In short, would you theoretically support establishing some sort of “community and affordability district” in Belltown?

Andrew Lewis , Seattle Councilmember for District 7

“…Yeah. I'm really happy to have a conversation about how we might do that because, as I mentioned earlier, that business district is really important to me …"
"...the Wayne Apartments provide very unique affordable housing that you can't find in any district of the city, let alone in District 7."
…The historic designation should stay in place unless the landowner can show that they can get no viable economic use out of the property.”

Evan Clifthorne, Rise Up Belltown

Right now, the developer’s argument seems to be that, for the Wayne Apartments by themselves, they can’t make enough money on the site to leave it standing. But instead of just tearing down the Wayne, they’re proposing to tear down the entire block!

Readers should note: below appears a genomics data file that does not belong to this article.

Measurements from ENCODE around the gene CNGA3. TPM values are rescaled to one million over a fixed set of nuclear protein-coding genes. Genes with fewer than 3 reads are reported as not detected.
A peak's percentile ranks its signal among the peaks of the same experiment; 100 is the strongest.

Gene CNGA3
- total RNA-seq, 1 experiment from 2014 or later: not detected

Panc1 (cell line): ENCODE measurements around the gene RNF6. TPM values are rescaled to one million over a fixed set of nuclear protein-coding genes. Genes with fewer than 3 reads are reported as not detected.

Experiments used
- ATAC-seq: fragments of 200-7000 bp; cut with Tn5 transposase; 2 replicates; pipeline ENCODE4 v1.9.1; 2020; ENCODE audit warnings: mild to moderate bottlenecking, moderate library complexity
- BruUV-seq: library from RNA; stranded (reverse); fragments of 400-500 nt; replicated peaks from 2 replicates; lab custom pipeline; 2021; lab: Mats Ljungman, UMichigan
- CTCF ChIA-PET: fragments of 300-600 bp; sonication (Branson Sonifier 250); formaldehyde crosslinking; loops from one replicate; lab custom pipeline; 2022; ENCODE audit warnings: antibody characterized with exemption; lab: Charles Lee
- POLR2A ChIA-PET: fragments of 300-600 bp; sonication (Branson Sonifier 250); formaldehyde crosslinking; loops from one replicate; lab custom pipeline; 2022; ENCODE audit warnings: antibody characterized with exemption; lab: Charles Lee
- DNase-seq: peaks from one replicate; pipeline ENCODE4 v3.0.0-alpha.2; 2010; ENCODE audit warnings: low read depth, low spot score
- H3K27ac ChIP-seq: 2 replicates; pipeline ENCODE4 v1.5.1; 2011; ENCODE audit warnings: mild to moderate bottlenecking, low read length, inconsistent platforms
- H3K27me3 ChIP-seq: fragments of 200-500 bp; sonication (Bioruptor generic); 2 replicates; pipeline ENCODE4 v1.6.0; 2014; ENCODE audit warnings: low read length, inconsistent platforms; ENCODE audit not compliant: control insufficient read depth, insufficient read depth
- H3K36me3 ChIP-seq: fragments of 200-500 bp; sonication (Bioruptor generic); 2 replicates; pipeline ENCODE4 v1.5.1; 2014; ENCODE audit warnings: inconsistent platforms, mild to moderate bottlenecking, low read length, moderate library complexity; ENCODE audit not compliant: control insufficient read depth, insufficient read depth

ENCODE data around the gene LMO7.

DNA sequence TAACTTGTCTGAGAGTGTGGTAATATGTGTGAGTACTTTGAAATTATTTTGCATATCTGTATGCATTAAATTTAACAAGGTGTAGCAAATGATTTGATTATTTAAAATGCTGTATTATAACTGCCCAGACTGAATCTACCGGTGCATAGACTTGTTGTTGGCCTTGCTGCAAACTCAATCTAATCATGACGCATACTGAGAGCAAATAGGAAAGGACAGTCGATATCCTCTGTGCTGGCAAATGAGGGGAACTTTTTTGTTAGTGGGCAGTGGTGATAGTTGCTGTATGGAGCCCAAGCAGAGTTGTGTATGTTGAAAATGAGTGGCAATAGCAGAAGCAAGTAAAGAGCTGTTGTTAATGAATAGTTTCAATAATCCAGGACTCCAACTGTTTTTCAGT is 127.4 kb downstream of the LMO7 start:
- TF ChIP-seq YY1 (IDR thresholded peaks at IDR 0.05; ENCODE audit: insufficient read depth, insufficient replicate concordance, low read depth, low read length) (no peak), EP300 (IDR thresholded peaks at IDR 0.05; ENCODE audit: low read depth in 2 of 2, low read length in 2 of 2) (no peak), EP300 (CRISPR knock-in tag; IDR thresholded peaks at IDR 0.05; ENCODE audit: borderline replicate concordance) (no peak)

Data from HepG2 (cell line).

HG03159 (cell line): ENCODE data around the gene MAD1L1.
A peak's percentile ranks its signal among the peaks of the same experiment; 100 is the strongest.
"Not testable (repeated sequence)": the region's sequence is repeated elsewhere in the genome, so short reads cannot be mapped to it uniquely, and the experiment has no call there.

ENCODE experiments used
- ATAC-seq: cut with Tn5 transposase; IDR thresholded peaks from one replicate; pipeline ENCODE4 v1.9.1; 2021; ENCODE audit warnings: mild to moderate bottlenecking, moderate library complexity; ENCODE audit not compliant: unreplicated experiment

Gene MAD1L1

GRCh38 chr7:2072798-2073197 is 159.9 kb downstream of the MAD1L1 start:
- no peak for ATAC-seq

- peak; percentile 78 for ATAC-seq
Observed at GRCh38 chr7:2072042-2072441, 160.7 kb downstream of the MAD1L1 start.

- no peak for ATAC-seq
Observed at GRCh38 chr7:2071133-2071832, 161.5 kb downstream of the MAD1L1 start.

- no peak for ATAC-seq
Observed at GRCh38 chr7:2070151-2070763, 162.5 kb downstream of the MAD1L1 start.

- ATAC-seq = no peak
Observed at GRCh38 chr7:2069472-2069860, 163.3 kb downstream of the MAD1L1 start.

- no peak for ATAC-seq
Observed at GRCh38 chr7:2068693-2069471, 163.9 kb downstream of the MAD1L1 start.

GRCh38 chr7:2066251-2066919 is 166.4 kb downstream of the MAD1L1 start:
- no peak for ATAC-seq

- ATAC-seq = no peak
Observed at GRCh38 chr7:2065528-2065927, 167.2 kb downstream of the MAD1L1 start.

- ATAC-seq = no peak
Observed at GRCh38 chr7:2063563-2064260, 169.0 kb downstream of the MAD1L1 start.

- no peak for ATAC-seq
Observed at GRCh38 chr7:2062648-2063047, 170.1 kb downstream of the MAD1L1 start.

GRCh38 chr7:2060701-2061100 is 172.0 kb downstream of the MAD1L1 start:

Shouldn’t there be an analysis that looks at the entire development site, to see if the development could still make money, even while leaving the official city Landmarks alone? Shouldn't we at least ask the question:

"Could new construction be developed on part of the site and at the same time preserve the existing historic land?"

Andrew Lewis , Seattle Councilmember for District 7